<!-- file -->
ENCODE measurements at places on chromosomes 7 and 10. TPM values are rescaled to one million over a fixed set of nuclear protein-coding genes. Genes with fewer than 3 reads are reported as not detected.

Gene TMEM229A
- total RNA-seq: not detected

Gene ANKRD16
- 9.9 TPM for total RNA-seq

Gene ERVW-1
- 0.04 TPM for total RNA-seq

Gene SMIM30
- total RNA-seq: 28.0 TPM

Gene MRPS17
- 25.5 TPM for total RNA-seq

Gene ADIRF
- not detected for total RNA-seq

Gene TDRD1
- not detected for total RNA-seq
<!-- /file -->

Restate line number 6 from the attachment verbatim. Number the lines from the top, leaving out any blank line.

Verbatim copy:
Gene ERVW-1